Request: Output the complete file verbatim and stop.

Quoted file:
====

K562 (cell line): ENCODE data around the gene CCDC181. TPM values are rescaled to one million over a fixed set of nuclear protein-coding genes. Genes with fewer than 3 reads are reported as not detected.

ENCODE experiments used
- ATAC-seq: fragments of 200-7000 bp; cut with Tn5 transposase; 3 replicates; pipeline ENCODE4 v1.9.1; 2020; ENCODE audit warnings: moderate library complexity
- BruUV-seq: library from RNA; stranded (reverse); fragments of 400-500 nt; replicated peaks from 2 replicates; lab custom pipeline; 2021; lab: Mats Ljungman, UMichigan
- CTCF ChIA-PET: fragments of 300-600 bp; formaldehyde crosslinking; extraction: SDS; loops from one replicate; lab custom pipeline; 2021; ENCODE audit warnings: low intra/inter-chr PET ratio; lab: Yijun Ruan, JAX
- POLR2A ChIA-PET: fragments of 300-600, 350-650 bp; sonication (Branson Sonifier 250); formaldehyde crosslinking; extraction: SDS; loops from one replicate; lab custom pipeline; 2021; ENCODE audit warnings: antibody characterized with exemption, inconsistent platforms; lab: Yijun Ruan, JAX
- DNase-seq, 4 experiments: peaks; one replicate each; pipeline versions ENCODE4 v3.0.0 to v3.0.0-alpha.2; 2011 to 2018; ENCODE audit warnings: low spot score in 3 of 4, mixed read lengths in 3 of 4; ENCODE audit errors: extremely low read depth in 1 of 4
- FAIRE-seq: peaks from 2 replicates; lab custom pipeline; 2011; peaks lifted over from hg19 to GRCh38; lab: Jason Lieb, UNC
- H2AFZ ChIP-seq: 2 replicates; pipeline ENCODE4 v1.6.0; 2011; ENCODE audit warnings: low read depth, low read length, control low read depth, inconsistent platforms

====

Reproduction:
K562 (cell line): ENCODE data around the gene CCDC181. TPM values are rescaled to one million over a fixed set of nuclear protein-coding genes. Genes with fewer than 3 reads are reported as not detected.

ENCODE experiments used
- ATAC-seq: fragments of 200-7000 bp; cut with Tn5 transposase; 3 replicates; pipeline ENCODE4 v1.9.1; 2020; ENCODE audit warnings: moderate library complexity
- BruUV-seq: library from RNA; stranded (reverse); fragments of 400-500 nt; replicated peaks from 2 replicates; lab custom pipeline; 2021; lab: Mats Ljungman, UMichigan
- CTCF ChIA-PET: fragments of 300-600 bp; formaldehyde crosslinking; extraction: SDS; loops from one replicate; lab custom pipeline; 2021; ENCODE audit warnings: low intra/inter-chr PET ratio; lab: Yijun Ruan, JAX
- POLR2A ChIA-PET: fragments of 300-600, 350-650 bp; sonication (Branson Sonifier 250); formaldehyde crosslinking; extraction: SDS; loops from one replicate; lab custom pipeline; 2021; ENCODE audit warnings: antibody characterized with exemption, inconsistent platforms; lab: Yijun Ruan, JAX
- DNase-seq, 4 experiments: peaks; one replicate each; pipeline versions ENCODE4 v3.0.0 to v3.0.0-alpha.2; 2011 to 2018; ENCODE audit warnings: low spot score in 3 of 4, mixed read lengths in 3 of 4; ENCODE audit errors: extremely low read depth in 1 of 4
- FAIRE-seq: peaks from 2 replicates; lab custom pipeline; 2011; peaks lifted over from hg19 to GRCh38; lab: Jason Lieb, UNC
- H2AFZ ChIP-seq: 2 replicates; pipeline ENCODE4 v1.6.0; 2011; ENCODE audit warnings: low read depth, low read length, control low read depth, inconsistent platforms